Dey Turk Ur Jerbs!
Today when the issue of immigration is brought up you will likely be shouted down as a racist by many factions. Since there are people who believe white supremacists (an increasingly meaningless buzzword) have actual influence today in the age of Trump, what does 1937’s Black Legion say on the issue of immigration and people who are without a doubt real white supremacists. Black Legion was inspired from true events from an organisation of the same name despite the film’s false opening disclaimer.
In Black Legion Humphrey Bogart plays the role of Frank Taylor, a family man who is a far cry from the likes of Rick Blaine or Phillip Marlowe. However, Bogart being one of the most adaptable actors he never feels out of place in the part not to mention he actually had a boyish look to him in his early films before he became more rugged over the next few years. Bogart isn’t a tough guy here but rather someone who tries to act like a tough guy. This is exemplified in one of the film’s most memorable scenes in which Frank stands in front of a mirror while alone in the living room of his house with a gun in his hand and admiring the way he looks with it. He feels empowered by it and develops a false sense of security as he plays it tough to bolster his lack of confidence as rarely does Frank ever look totally comfortable within in the Black Legion itself.
Frank Taylor is drawn to racial hatred and later to joining the Black Legion after he loses a job promotion of factory foreman to Joe Dombrowski, a foreign-born worker. Dombrowski is an interesting character. When the position of foreman opens up Joe states that he believes Frank will make a great foreman as he has been employed longer than any of the other employees. However, it is Dombrowski who gets the job as he goes to night school, reads many books and is even studying how to design a lathe such as those used in the factory. Although his nationality or ethnicity is never mentioned, the name Dombrowski is Polish and Jewish in origin while the movie also subtly hints at the character being Jewish when his nose is referred to as “a plenty big one at that”. Likewise the comments later given by Ann Sheridan’s character in relation to the idea of the Dombrowski’s setting their own house aflame for an insurance payment in that they are “honourable people” and that “they wouldn’t do a thing like that” gives the impression that they are pillars of the community and that the locals do not look on at them as foreigners.
Essentially the factory in the film operated as a meritocracy and employed the best person for the job (“They will fill it the way they always have, move the best man up”); the essence of the American Dream – study hard and you will be rewarded. Frank, however, is a sore loser and instead of reflecting on himself and seeing where he went wrong he takes the weak minded route out. How would Frank have reacted if the job had been given to one of his American born co-workers? He would not have been able to put the blame on “immigrants taking our jobs” so would he have come up with another lie in order to feel better about himself?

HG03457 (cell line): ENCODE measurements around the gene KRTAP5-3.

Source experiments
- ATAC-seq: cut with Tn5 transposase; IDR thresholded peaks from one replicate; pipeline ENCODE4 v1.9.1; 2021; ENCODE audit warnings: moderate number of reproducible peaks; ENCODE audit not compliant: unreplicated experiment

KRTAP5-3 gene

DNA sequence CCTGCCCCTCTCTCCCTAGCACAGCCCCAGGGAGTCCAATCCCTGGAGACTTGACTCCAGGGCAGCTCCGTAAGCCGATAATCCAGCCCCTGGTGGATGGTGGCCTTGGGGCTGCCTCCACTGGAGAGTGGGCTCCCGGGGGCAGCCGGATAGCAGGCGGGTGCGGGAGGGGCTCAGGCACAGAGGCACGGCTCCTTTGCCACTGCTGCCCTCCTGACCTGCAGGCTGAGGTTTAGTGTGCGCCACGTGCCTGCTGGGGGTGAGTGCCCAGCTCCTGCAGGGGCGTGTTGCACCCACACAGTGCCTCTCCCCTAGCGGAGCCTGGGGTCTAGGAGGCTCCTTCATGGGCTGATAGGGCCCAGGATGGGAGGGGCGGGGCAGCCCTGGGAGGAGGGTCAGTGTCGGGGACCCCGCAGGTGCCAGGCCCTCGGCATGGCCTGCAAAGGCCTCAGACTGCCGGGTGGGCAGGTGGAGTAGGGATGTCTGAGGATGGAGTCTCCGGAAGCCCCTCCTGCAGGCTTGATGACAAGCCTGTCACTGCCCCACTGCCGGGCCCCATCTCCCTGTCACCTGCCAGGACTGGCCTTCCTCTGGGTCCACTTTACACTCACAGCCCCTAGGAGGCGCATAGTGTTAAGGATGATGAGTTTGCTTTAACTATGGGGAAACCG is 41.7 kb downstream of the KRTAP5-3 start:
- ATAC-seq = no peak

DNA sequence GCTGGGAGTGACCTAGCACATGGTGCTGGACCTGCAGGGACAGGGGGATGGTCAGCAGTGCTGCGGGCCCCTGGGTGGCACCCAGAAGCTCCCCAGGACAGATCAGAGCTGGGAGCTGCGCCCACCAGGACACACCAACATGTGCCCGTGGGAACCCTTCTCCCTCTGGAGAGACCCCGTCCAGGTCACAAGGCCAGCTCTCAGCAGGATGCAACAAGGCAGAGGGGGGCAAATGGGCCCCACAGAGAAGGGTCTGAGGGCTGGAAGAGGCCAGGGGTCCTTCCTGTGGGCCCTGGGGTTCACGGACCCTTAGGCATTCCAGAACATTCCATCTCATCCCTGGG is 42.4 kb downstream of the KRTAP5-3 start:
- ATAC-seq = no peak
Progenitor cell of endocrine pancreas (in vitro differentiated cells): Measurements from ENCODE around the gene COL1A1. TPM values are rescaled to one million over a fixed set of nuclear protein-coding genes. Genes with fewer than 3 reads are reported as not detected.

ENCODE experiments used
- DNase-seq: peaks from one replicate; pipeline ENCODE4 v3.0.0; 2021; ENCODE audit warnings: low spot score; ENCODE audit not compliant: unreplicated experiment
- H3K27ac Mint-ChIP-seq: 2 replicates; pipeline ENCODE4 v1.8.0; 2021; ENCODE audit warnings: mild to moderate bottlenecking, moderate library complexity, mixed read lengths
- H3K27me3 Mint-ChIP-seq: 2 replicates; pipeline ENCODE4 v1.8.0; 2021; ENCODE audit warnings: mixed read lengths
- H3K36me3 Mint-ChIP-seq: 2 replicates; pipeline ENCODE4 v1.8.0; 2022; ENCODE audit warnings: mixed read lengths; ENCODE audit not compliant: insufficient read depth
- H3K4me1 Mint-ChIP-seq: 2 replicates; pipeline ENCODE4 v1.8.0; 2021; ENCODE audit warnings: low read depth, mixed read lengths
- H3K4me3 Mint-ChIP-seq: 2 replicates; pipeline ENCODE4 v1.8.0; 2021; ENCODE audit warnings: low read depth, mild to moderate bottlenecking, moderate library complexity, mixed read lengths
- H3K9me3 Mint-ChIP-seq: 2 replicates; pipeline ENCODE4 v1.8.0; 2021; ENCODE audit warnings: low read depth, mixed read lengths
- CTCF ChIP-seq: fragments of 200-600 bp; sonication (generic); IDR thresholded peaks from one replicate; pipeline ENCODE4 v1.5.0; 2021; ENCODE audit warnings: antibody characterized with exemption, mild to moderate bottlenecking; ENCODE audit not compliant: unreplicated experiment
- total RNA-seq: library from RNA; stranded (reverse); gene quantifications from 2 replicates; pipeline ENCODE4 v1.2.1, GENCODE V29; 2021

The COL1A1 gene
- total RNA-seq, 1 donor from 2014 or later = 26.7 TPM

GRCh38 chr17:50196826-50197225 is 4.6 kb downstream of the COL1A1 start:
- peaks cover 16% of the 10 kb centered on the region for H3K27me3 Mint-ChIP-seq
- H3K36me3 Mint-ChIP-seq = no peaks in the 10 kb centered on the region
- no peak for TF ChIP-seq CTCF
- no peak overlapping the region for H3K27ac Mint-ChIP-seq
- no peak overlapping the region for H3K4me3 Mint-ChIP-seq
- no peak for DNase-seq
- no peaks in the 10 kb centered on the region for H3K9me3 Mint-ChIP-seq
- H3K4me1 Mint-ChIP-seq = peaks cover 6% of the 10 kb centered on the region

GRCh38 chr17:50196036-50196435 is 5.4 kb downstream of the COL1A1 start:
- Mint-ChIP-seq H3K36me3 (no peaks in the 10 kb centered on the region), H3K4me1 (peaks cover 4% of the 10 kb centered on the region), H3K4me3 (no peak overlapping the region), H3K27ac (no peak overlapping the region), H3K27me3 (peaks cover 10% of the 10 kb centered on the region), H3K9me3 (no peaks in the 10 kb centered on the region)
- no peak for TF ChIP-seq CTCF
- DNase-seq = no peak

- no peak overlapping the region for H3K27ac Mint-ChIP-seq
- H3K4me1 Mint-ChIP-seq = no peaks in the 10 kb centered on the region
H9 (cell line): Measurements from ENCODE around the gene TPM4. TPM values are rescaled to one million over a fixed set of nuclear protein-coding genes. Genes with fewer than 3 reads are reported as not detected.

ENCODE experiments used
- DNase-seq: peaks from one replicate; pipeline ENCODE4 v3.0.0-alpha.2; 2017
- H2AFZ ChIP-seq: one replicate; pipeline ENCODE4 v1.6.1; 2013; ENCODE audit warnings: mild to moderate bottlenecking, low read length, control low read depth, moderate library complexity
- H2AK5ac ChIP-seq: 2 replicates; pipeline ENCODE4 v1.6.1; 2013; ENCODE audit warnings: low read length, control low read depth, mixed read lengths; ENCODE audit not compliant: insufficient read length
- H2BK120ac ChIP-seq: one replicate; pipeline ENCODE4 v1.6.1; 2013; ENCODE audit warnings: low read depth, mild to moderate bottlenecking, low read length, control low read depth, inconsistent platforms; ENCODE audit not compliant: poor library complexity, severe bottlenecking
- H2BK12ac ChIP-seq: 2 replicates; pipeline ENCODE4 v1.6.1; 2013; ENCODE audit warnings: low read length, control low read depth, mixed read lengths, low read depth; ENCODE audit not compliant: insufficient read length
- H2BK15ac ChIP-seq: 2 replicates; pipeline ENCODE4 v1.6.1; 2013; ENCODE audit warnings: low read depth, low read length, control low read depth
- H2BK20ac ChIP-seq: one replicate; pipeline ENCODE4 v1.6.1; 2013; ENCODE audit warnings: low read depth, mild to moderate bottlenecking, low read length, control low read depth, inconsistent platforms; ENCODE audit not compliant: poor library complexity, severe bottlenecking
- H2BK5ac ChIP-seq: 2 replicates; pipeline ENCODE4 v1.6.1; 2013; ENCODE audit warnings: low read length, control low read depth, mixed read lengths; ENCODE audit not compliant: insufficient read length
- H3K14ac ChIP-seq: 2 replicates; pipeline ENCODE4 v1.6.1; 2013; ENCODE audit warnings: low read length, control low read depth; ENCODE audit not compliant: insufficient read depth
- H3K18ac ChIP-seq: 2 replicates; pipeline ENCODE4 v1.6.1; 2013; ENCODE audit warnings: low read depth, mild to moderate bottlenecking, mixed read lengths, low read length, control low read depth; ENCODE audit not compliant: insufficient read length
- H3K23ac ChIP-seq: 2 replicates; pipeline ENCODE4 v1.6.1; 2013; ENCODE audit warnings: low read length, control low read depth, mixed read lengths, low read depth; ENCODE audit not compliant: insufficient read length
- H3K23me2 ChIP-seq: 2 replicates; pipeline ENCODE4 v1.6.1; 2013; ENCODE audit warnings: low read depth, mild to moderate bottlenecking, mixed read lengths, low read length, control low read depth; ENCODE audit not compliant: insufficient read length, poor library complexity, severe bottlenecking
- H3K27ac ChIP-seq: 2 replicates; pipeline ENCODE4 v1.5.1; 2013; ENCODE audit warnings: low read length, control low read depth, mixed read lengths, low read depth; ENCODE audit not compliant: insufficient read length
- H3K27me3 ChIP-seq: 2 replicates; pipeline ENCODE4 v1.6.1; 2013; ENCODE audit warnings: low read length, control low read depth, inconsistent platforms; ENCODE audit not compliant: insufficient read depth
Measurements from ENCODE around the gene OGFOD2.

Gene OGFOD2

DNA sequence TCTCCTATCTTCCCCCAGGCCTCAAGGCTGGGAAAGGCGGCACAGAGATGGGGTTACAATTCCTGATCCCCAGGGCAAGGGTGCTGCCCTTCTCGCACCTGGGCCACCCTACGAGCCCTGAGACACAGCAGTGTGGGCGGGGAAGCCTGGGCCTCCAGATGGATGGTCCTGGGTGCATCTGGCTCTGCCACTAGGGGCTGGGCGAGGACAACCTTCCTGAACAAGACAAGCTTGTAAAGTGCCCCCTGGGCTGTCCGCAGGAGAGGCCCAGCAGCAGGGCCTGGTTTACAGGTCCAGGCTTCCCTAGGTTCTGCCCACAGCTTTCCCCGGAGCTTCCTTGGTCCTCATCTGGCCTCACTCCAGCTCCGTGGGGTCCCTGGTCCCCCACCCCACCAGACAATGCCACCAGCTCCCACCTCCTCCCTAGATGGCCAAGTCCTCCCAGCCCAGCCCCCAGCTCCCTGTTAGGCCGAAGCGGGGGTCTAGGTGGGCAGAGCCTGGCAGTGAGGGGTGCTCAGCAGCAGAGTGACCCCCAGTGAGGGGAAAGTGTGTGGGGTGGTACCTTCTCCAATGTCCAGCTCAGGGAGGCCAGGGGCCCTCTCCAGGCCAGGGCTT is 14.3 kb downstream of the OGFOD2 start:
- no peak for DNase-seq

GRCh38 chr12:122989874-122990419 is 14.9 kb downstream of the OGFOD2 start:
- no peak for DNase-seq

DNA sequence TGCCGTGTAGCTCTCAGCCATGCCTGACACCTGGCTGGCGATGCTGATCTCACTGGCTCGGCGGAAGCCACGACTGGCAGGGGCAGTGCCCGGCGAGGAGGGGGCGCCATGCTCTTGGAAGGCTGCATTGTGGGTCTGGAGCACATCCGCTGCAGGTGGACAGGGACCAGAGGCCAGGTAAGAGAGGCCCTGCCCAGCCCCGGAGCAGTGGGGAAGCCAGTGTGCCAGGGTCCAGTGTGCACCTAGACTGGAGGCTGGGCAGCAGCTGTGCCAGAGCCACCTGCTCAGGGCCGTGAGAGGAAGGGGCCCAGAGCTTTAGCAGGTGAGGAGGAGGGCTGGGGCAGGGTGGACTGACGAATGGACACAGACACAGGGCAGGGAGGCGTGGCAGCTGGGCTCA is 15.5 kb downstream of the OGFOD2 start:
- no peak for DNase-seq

After Frank loses out on the promotion he comes across a charismatic radio presenter complaining about foreigners stealing American jobs and taking bread from American homes. Like this would have a hope in hell of appearing on any mainstream media today in what would now be referred to as “hate speech”. Likewise the scene in which Frank first attends a secret meeting held by the Black Legion in which a Hitler-esque speaker who overtly finger points gives a riveting yet at the same time ridiculous speech in which he speaks of ethnic nationalism and delves in conspiratorial nonsense on how foreigners “Now enriched with the jobs they have chiselled away from Americans and drunk with the power of their stolen prosperity, they are plotting to seize and control our government”.
With movies such as Black Legion and others from the mid to late 30’s you can’t help but ask would it be better if it were made before the code? Possibly the topic at hand would be presented in a less watered down manner. Look at a pre-code film such as Warner’s Five Star Final which had no problem with using a range of racial slurs whereas the only instance of this in Black Legion is the use of the word honyock. Likewise Black Legion does distinguish itself as an interesting beast of a film in that it feels like it is in between being a B picture and an A picture.
Interspersed between the main story is a love triangle subplot between Ann Sheridan, Helen Flint and Dick Foran. It’s largely a distraction from the main plot until it finally finds its relevance later on and is ultimately the lesser interesting portion of the film. Regardless Ann Sheridan provides some entertaining wise cracks plus Helen Flint plays a character called Mrs Danvers (no relation to the Rebecca character).
Does Black Legion hold much relevance for today? – To an extent yes. While much has changed since the 1930’s in today’s world of uncontrolled immigration, quotas and political correctness, there will always be groups of various political persuasions to pray on the weak minded.